Two entertaining instrumental workouts emerge: Charles Wuorinen’s manic Big Spinoff and AWS pianist John Orfe’s miniconcerto Journeyman. Laurence Vittes

‘Rhythm of Silence’ Di Fiore Miniature Eisenga Theme from Wiek Mellits Agu Sommacal I Buried the Truth Susman Quiet Rhythms: Prologue and Action – No 4; No 9; No 18 Erika Tazawa pf Belarca F BELARCA005 (55’ • DDD)

the sound is a tad dry for music that would benefit from a more resonant patina, such intelligent programme-building and committed performances warrant serious attention and exposure. Jed Distler

‘Transitions’ Davidovsky Synchronisms No 3 Fulmer Speak of the Spring Gosfield …and a Five Spot. Four Roses Oliver La Rosa flexura Reich Cello Counterpoint Thorvaldsdóttir Transitions Michael Nicolas vc Sono Luminus F DSL92202 (61’ • DDD)

Elements of minimalism, repeating figurations and obsessive gestures are the threads linking all of the works on this beautiful disc. The three selections from Francesco Di Fiore’s Miniature range from toccata-like movement to a sparse and stark ballad. Douwe Eisenga’s Theme from Wiek slowly builds up from alternating threeand two-note phrases in both hands. It may be ‘new-agey’ on the surface, yet genuine compositional rigour governs the unfolding momentum.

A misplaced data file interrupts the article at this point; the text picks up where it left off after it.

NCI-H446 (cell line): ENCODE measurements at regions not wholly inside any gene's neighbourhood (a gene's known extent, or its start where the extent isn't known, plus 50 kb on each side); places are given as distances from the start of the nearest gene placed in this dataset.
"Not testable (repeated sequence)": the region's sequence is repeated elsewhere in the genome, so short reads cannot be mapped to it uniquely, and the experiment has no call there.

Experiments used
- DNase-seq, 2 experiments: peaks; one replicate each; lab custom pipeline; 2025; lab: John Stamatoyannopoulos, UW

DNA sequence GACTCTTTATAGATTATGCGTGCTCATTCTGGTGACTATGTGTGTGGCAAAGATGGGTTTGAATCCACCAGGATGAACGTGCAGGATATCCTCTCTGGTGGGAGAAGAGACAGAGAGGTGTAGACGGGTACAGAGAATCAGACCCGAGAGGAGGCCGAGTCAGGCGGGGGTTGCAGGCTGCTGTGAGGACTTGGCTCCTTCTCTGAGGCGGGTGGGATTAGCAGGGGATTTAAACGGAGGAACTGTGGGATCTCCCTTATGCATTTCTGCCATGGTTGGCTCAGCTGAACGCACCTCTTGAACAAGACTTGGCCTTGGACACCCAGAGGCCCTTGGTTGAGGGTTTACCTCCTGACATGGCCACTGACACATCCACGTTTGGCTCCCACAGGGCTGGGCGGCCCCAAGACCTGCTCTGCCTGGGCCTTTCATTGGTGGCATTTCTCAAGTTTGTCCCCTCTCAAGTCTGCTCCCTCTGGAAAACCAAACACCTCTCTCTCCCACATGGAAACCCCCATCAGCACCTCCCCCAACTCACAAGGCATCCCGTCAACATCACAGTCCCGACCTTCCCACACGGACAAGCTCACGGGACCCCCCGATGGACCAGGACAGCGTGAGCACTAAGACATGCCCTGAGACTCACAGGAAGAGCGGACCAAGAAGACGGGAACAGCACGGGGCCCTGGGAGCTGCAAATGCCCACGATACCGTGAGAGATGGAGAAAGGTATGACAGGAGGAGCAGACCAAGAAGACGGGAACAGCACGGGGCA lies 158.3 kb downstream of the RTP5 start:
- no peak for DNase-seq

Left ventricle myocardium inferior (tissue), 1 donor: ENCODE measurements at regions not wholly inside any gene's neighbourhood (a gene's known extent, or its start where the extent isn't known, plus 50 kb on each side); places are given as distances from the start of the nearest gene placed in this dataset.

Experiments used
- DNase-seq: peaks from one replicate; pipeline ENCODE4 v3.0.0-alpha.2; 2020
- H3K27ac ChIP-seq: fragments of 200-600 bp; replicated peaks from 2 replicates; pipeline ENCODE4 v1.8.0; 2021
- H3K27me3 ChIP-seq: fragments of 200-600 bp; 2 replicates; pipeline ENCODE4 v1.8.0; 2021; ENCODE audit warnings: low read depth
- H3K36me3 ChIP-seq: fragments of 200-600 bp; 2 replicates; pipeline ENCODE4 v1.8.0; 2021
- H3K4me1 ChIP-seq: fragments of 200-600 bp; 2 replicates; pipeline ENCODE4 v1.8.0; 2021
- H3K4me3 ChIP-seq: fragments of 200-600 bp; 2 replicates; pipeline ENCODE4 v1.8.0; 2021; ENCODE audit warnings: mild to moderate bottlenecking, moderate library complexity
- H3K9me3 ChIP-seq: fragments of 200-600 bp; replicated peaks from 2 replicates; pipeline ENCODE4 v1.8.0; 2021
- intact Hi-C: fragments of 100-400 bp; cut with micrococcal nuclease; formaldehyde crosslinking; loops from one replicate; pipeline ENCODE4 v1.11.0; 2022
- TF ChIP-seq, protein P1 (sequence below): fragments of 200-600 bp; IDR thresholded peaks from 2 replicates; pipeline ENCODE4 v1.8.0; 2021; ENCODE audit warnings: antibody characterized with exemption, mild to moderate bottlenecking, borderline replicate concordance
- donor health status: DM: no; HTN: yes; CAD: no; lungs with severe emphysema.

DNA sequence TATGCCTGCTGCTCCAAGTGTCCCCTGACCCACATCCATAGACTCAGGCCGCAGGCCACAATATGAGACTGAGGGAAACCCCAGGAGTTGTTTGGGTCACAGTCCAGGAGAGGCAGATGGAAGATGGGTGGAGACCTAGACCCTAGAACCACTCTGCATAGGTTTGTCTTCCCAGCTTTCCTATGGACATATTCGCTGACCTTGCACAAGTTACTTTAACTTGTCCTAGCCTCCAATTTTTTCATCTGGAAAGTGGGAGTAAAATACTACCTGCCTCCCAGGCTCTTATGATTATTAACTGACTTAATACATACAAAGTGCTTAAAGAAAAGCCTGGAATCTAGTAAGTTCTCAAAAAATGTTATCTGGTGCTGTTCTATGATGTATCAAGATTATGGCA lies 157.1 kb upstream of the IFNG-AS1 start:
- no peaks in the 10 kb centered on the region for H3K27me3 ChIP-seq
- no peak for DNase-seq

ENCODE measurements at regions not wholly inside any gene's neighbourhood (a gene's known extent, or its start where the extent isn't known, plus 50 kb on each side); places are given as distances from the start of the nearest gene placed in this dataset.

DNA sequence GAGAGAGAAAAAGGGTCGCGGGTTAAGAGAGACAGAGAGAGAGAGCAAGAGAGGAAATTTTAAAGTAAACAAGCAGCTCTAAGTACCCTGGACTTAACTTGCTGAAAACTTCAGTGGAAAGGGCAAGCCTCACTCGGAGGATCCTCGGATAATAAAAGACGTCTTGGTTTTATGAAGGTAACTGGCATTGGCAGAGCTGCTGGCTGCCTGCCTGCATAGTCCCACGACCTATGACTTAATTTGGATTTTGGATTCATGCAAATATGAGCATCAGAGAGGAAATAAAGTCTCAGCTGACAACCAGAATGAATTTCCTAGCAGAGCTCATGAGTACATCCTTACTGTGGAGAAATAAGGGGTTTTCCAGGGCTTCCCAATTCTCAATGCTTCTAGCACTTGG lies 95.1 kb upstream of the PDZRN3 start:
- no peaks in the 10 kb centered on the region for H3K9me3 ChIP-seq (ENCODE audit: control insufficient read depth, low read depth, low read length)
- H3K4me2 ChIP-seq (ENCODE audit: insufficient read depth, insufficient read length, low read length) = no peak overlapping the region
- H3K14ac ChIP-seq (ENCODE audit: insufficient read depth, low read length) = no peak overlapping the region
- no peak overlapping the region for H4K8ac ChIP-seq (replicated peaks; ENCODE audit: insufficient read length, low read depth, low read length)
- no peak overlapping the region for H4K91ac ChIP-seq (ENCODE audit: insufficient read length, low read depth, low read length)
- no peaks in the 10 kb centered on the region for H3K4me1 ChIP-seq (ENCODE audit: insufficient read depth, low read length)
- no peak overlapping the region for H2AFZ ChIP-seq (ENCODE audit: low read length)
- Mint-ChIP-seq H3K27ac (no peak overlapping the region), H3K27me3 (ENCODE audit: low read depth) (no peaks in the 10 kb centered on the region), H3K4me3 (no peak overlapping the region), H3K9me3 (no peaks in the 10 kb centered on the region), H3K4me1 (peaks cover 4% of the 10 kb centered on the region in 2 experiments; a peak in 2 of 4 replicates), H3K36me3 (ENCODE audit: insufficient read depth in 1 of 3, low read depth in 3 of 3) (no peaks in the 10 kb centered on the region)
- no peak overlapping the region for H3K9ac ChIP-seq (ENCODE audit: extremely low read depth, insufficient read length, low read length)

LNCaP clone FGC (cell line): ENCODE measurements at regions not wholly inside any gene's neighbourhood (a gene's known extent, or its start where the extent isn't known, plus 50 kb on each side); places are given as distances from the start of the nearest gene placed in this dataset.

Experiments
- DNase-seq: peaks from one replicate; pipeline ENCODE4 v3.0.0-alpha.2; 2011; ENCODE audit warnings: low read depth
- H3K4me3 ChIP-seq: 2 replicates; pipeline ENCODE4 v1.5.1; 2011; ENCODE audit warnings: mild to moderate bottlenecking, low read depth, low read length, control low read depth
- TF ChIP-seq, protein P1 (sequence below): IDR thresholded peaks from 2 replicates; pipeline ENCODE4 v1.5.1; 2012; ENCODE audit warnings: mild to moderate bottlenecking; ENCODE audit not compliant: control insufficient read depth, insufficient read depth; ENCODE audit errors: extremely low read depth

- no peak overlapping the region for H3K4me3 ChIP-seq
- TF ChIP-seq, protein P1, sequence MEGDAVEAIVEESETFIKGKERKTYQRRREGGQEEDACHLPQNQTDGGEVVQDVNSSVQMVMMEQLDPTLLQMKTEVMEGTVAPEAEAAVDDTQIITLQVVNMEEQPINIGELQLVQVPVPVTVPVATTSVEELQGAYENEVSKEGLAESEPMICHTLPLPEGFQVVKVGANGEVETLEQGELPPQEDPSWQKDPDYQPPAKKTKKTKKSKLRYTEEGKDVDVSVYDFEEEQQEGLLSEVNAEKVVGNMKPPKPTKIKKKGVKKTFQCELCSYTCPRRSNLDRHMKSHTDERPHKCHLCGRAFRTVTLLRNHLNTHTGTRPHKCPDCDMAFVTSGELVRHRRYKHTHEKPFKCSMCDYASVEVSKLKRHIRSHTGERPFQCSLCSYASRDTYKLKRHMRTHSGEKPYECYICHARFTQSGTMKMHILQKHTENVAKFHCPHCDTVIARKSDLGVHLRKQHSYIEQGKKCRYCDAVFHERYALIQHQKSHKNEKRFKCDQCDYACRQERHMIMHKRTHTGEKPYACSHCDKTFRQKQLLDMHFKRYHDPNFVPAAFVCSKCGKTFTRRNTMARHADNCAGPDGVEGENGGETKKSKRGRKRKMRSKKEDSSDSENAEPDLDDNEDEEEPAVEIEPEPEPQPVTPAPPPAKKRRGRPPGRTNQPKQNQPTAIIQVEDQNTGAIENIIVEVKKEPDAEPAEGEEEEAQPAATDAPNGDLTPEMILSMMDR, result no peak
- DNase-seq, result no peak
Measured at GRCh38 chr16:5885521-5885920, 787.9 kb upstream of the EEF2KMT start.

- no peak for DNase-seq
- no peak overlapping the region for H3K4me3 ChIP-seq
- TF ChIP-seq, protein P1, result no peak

If the left-hand ostinato and descending four-note scales that open Matteo Sommacal’s I Buried the Truth seem pleasantly innocuous, huge sonorities and bigtime virtuosity are lurking around the corner, just ripe for pianist Erika Tazawa’s powerful fingers to gleefully relish and devour. Half of the first movement of Marc Mellits’s tryptich Agu consists of high-lying slow-moving chords. The second half lives in the lower registers, where the slow chords resemble, for lack of a better analogy, a ‘Keith Jarrett hymn’ (and that’s a compliment!). ‘Triumph of the Water Witch’ is pure rock-out power chords: Prokofiev meets Jerry Lee Lewis. The conclusion, ‘You’re a Fake!’, gently and most attractively carves nine minutes from the aforementioned Keith Jarrett hymnal.